Lady Liberty gets day in court

DOWNEY - Hiral Kapadia and her husband Dhaval Oza are seeking liberty in court April 1 as they claim injustice over a City of Downey Code Enforcement ticket received Jan. 22.Kapadia, owner of Liberty Tax Service, received the citation for sitting two buckets of flags on the sidewalk and allowing an employee dressed as Lady Liberty to stand outside her business. The ticket cites "Unlawful display of signs and subject on street attracting attention to business" as a violation of Downey Municipal Code 9614-02. The day before being issued the ticket, Kapadia had received a violation notice in the mail for displaying a portable directional parking sign without a permit. "I brought the sign in and stopped sitting out our A-frame signs because the city adopted a new ordinance in October prohibiting use of A-frame signs on the sidewalk," Kapadia said. "When they tell me I can't do something, I immediately comply. But I still see portable A-frame signs on sidewalks all over Downey in front of other businesses. Why doesn't code enforcement say something to them and keep coming to my business?" "Code Enforcement just showed up the day after I received the notice in the mail and wrote me a ticket because an employee was standing outside wearing the Liberty costume in front of our business. I really feel harassed - why couldn't they just give me a warning? For three years they have come to my business looking for violations, yet the code isn't clear and code enforcement isn't treating all the businesses fairly." Kapadia and co-owner Oza claim the city's municipal code does not clearly address the use of costumes to advertise a business and that equal enforcement is not being used. "Every morning I see protestors using their free speech in front of the abortion clinic. They are using portable signs which businesses aren't allowed to use and aren't they distracting traffic? They even block other businesses," Oza said. "Non-profits can demonstrate and advertise on the sidewalks. I can have my employees stand outside advertising 'Cell Phones for Soldiers' but I can't have them stand in front of my business advertising my business even though we belong to the Chamber of Commerce and contribute to the city?" "We create eight or nine jobs every year for the costume wearers during a time when there are no jobs. Now we can't offer jobs because the costume isn't allowed. I don't understand because we are a non-hostile business and don't bother other businesses because we stay in front of our own." An investigation by The Downey Patriot this week revealed multiple businesses displaying A-frame signs and mannequins on the Firestone Boulevard sidewalk - just blocks from Liberty Tax Service. Someone wearing a chicken costume advertising a Cuban bakery was also found on Florence Avenue waving at traffic across the street from the business. "We have a finite number of officers out there looking at the businesses so we respond according to complaints," said Downey Police Department Cpt. Jim McCullough. "We are taking a look at the whole ordinance since it is new, and what we're looking for is what's currently in place and what's fair to the community." Code Enforcement Officer Robert Weinrich, who wrote the Liberty Tax Service citation, was unavailable for comment. "It is not equal enforcement," Oza said. "They come by three or four times during the tax season so we feel singled out. They need to make wearing costumes clear in the code and fairly enforce the code across the board." ********** Published: January 30, 2009 - Volume 7 - Issue 41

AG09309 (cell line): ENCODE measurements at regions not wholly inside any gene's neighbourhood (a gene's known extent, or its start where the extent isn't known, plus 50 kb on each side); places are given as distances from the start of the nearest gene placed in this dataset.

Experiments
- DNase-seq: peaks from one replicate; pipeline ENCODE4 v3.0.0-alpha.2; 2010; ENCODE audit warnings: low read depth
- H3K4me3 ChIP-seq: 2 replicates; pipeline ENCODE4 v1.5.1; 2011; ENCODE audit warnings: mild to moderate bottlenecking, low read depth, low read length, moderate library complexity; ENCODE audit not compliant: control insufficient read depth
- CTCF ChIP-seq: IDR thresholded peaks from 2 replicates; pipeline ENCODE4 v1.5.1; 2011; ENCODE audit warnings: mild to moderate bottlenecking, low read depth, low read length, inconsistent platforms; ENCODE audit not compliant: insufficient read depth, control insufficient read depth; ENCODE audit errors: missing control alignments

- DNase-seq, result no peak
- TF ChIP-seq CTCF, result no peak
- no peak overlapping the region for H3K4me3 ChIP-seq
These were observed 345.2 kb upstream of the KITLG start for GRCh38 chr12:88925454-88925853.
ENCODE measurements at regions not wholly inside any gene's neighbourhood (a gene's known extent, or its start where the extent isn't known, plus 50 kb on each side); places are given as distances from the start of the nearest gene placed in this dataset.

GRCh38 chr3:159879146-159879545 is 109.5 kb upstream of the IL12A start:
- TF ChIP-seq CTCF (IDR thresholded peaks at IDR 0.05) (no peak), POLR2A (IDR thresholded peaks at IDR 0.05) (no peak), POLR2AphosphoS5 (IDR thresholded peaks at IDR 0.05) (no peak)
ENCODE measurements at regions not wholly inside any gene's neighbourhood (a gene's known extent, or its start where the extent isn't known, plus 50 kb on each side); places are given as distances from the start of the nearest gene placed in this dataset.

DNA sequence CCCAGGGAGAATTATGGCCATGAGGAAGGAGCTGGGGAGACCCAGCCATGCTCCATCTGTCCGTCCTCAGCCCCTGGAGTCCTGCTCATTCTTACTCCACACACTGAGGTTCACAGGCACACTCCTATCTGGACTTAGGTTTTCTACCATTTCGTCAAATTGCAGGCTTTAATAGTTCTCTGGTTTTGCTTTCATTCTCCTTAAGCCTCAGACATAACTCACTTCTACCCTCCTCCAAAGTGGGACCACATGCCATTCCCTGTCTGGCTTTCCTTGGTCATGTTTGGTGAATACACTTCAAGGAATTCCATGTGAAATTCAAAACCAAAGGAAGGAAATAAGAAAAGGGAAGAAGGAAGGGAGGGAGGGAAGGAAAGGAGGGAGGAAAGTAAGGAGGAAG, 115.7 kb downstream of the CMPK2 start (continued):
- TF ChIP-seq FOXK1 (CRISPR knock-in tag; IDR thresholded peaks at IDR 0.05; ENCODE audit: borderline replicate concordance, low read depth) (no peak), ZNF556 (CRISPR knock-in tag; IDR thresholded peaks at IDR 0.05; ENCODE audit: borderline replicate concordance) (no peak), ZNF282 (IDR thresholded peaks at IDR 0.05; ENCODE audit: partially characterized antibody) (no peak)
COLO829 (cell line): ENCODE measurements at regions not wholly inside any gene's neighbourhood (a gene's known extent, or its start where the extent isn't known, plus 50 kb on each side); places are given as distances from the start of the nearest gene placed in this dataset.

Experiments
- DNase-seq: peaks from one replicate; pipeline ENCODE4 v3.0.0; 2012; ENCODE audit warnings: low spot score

NewsEric Pierce